Posts Tagged ‘Jenny Jones’

John Lewis Cleaners Protest

Monday, January 3rd, 2022

A protester holds a message from John Lewis customer Una Kroll: ‘Outsourcing is a way of avoiding responsibility’

John Lewis Cleaners Protest
On Saturday 3rd January 2015 I met cleaners from the Cleaners And Facilities Branch of the IWGB (Independent Workers Union of Great Britain) outside John Lewis’s flagship Oxford Street store. They were there to hold a protest rally demanding the company lived up to its ethical reputation and paid the workers who keep the shop clean a living wage.

When John Spedan Lewis set up his small drapers shop on Oxford Street in 1864 he had the revolutionary idea of involving those who worked for him in the running and progress of the business, setting up a constitution that made all of them partners.

The ultimate purpose was expressed in Principle 1 of this consitution:

The happiness of all its members, through their worthwhile and satisfying employment in a successful business.
Because the Partnership is owned in trust for its members, they share the responsibilities of ownership as well as its rewards – profit, knowledge and power.

John Lewis Partnership

Green Party London Assembly member Jenny Jones, Baroness Jones of Moulsecoomb, speaking at the protest

But although staff on the counters and running other aspects of the business remain partners – and almost every year get an extra bonus payment as a share of the profits, the cleaners who work in the store who are not included in the scheme and say that in this and other respects they are being treated as second-class citizens.

Although the cleaners work in the store next to the John Lewis partners they are not employed by John Lewis. John Lewis pays a cleaning contractor to employ its cleaners, who get lower rates of pay and far inferior conditions of service than staff who are directly employed.

This lets John Lewis maintain the pretence of being an ethical employer while these people who work there get bullied, work under poor and often unsafe conditions, are paid less than a living wage and get only statutory minimum holidays and sick pay.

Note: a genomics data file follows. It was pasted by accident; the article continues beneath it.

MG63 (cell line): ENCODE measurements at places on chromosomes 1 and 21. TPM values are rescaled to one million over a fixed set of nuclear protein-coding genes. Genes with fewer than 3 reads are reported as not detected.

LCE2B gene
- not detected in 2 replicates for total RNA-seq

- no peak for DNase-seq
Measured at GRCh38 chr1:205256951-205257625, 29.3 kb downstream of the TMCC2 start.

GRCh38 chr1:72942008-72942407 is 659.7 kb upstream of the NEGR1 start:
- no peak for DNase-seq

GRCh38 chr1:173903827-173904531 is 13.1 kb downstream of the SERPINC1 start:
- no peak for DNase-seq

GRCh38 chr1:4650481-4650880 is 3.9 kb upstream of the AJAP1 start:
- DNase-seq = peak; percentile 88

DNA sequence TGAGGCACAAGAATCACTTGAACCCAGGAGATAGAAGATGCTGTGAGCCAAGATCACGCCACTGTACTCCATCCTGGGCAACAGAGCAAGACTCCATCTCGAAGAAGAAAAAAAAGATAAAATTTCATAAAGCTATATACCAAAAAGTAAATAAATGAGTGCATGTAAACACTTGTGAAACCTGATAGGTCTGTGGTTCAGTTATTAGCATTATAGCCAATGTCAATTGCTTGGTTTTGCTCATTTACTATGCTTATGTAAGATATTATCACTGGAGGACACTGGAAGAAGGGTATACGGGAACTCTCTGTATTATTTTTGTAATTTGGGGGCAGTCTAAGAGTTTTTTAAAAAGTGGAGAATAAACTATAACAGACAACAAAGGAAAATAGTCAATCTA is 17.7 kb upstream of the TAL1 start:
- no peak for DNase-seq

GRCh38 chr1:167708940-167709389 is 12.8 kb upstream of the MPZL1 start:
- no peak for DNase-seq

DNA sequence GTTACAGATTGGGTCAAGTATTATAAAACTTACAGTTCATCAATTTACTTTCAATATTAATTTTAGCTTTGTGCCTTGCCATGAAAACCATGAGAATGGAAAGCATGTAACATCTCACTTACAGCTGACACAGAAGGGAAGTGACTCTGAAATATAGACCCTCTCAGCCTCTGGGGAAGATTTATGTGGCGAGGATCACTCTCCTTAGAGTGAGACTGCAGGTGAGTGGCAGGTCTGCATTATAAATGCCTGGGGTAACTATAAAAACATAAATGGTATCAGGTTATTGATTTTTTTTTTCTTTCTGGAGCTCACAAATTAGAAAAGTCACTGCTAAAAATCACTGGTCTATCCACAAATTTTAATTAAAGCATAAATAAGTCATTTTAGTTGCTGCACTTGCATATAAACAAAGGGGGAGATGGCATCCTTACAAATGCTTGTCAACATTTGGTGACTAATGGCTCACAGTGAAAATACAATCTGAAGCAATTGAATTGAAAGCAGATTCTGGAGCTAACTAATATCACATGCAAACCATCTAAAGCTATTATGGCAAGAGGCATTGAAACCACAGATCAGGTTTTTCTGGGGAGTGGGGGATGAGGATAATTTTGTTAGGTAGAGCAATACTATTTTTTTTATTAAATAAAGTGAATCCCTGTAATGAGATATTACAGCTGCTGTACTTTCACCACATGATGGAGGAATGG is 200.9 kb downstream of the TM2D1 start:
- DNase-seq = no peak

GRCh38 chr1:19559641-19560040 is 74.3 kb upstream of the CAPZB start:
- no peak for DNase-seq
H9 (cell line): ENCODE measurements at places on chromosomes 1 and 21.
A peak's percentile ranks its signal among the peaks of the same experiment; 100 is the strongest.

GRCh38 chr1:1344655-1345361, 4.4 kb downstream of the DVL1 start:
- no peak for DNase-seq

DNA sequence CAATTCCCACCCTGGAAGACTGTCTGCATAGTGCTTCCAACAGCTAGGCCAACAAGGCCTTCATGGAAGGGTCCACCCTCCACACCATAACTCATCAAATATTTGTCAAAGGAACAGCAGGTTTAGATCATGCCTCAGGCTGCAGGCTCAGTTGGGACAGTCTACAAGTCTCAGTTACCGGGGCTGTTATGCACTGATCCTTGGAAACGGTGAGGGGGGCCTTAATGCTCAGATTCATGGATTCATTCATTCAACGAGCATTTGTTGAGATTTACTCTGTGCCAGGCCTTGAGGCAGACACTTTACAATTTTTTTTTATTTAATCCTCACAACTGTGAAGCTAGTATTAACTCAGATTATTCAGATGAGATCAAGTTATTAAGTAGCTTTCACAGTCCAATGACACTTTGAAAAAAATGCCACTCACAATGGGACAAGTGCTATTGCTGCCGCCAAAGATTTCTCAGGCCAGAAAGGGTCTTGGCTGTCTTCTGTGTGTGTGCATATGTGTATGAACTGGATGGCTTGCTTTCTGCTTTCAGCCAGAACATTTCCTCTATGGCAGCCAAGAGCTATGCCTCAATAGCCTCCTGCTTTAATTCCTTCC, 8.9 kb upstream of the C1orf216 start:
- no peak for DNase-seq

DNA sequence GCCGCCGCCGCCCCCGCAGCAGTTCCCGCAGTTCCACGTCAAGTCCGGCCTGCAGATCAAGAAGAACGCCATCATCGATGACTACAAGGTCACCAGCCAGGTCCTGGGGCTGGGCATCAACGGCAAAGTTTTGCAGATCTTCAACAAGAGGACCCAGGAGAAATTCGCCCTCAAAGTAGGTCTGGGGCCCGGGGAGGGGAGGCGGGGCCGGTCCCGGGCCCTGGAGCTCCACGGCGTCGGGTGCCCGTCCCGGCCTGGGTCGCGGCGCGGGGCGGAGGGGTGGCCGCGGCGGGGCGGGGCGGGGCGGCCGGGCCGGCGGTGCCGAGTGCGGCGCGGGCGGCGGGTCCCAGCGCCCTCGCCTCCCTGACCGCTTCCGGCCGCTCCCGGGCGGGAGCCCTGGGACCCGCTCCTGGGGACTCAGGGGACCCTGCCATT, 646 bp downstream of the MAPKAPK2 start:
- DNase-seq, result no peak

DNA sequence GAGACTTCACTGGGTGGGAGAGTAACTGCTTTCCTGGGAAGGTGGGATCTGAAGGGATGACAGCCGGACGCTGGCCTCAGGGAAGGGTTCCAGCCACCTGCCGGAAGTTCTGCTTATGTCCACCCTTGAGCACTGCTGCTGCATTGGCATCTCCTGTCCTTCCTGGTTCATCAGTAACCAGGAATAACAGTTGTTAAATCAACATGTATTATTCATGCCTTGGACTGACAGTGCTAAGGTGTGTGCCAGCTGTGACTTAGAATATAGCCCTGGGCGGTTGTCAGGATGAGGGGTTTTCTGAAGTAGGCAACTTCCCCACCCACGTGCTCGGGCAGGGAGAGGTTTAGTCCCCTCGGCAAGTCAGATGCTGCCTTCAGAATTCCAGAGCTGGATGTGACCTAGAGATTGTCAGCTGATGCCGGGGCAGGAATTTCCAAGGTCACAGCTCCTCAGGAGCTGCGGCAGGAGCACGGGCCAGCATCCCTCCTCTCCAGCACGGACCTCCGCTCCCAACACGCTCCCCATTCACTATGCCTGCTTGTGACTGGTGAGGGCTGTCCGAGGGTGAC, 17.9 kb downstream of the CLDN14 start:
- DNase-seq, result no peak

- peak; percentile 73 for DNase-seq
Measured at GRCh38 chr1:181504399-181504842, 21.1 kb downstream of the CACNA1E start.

Mick Dooley of London TUSC

Neither John Lewis nor the cleaning contractor recognise the IWGB although a large majority of the cleaners belong to it, and neither had been willing to engage in talks about the dispute. John Lewis attempts to disclaim any responsibility for the cleaners, but the trade unionists and others who came to speak dismissed this as a a shallow attempt at deception. The work done by the cleaners takes place in the store and is essential to its running and should be properly recognised and paid.

In a protest before Christmas I had met with members of the IWGB in the restuarant at the top of the store and photographed an unannounced protest by them inside the store. This time was very different, with the protest being held on the wide pavement outside and given as much advance publicity as possible.

The union had received considerable support from John Lewis customers, with over 125,00 signing a petition calling on the company to live up to its ethical reputation and ensure that the cleaners are paid a living wage. Some of them came to protest with the union.

After speeches in front of the store on Oxford St, the protesters marched around the block containing the store which has entrances for shoppers on three sides. Although they arrived at some of these before the police and security they made no attempt to go inside, determined to avoid any trespass, though there were some arguments with police over a thin metal line in the pavement which marked the edge of the property.

Many shoppers on the street stopped briefly to find what the protest was about and most expressed support for the workers. The main doors to the store were closed by John Lewis security staff for much of the roughly an hour and a half protest.